Compiled for the LCLD Board of Directors every Wednesday, this digest is designed to brief you on the latest headlines about LCLD Members and organizations, as well as thought-provoking articles on diversity in the legal profession, talent development, mentoring, and leadership. Past issues of the Digest are also archived on the LCLD web site.
If you have questions about the Digest, or articles you'd like to share, please email Caitlin Puffenberger at firstname.lastname@example.org.
This week, in news related to diversity and inclusion...
Inside Counsel, 6/23/15
In preparation for the Supreme Court’s ruling on same-sex marriage, LCLD Member firm McDermott, Will & Emery wrote an amicus brief on the federal government’s history of discrimination against LGBT people. According to the brief: “For decades, both federal and state governments targeted and persecuted homosexuals, individuals suspected of being homosexual, and even those believe to have engaged in homosexual acts, regardless of actual sexual orientation. The state rationale shifted over time – form concerns about national security to code words such as ‘suitability’ – but the point was always the same: government officials, federal and state, high and low, felt a complete revulsion toward homosexuals and wanted to purge the country of even the hint of homosexuality.”
Minority Corporate Counsel Association
Three LCLD Member corporations were named “Employers of Choice” by the Minority Corporate Counsel Association. Fannie Mae, Darden Restaurants, and the Southern California Edison Company were recognized as leaders in their regions for their commitment to and success at creating and maintaining inclusive legal departments. They will receive their awards at an event later this month.
3. Charleston Shooting and the Confederate Flag
Nine members of the Emanuel African Methodist Episcopal Church in Charleston, S.C., were shot and killed by a white supremacist last week. The tragedy has sparked further discussions on race, terrorism, and particularly, the Confederate flag – which at the time of the shooting still few over the South Carolina state capitol. A movement to remove the Confederate flag from government property has spread from state to state, including calls from the governor of South Carolina and several 2016 presidential candidates. Read more about the race dialogue in the context of an African American president here.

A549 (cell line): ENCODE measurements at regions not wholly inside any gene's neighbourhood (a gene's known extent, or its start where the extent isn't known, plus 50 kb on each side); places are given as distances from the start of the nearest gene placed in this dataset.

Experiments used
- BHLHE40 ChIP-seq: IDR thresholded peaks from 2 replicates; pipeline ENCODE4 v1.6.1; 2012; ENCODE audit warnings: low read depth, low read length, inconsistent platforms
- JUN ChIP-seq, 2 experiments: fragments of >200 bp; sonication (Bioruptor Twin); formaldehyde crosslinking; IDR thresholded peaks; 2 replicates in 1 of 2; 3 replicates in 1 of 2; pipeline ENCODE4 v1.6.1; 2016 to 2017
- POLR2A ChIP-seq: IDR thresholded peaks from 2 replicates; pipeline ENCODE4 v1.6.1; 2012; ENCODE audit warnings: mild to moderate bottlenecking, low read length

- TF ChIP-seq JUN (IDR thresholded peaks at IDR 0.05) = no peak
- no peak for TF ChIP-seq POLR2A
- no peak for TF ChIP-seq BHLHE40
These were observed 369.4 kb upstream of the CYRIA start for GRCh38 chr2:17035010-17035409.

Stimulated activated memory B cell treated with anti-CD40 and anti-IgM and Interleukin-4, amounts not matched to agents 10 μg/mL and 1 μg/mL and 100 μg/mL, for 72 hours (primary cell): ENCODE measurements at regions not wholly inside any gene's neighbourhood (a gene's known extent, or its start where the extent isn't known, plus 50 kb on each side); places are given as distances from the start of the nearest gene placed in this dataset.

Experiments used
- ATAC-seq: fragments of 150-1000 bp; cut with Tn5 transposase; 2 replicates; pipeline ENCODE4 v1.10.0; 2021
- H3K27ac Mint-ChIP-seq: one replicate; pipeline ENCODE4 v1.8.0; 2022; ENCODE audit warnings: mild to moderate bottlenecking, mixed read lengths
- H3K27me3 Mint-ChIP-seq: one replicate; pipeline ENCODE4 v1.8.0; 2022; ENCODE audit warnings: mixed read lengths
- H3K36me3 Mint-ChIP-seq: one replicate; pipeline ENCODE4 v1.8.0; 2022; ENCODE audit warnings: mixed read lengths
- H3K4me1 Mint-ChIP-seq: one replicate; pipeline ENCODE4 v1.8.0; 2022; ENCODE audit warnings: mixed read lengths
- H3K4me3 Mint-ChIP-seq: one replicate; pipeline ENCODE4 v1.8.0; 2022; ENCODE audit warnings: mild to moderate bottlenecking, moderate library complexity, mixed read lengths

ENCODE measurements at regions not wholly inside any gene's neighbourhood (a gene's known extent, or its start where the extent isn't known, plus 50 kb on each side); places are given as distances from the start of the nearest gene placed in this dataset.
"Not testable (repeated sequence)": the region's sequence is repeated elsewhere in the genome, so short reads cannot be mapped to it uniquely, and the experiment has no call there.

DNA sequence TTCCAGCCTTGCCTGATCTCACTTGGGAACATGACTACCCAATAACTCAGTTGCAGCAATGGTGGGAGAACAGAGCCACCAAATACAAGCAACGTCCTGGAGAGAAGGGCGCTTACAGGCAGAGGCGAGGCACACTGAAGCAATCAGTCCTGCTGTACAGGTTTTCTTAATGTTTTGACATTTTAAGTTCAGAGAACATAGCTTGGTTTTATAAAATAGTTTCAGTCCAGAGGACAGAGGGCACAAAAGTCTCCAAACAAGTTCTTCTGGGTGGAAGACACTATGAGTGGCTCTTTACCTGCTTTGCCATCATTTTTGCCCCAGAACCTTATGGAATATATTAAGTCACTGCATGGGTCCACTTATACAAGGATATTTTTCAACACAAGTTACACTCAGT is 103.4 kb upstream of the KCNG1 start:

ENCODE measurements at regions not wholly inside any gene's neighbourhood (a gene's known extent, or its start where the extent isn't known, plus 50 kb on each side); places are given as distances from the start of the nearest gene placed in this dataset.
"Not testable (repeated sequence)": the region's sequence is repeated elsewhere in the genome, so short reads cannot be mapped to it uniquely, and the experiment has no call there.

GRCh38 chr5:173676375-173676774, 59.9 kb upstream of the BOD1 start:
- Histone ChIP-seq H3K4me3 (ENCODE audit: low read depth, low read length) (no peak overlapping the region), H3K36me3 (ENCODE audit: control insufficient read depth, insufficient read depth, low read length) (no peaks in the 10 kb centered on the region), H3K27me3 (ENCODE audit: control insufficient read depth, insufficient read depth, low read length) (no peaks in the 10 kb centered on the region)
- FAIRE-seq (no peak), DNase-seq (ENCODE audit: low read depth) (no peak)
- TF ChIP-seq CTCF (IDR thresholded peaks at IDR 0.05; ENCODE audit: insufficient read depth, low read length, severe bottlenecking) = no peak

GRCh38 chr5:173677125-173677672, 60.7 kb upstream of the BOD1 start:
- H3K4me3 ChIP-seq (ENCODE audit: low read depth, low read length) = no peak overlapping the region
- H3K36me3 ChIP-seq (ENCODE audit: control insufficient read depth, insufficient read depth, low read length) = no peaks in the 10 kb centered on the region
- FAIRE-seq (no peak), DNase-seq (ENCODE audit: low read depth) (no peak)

The Atlantic, 6/22/15
Human bias often leads interviewers to hire candidates similar to themselves, resulting in homogenous workplaces. One way to combat these biases is to use a systematic analysis of data. Hiring algorithms can be used to collect behavioral information through a survey and then to compare the candidates’ results to those of current top-performing employees. Previous uses of this hiring process have led to significant increases in the numbers of Hispanic and African American employees.
USA Today, 6/18/15
Facebook is joining other Silicon Valley companies in testing a version of the Rooney Rule, a method the National Football League used to increase the diversity of its coaching staff. The Rooney Rule requires NFL teams to interview at least one minority candidate during searches for head coaches and general managers or face a harsh penalty. The technology industry struggles with minority representation and the Rooney Rule is a step toward improving numbers. However, because the policy only gets minority candidates into the interview, companies also need to address bias in the hiring process to be truly effective.
The New York Times, 6/17/15
The United States ranks 65th in the world for the accessibility and affordability of its legal services, according to the World Justice Project’s Rule of Law Index, tying with Botswana and Pakistan. Millions of Americans lack access to legal services, while at the same time, many lawyers are unemployed because the legal profession has failed to build out the middle. Part of the problem is the expense of law school – new graduates have so much debt they simply can’t afford to take lower-paying legal services jobs. For the same reason, young lawyers also often can’t afford to practice pro bono or “low bono.”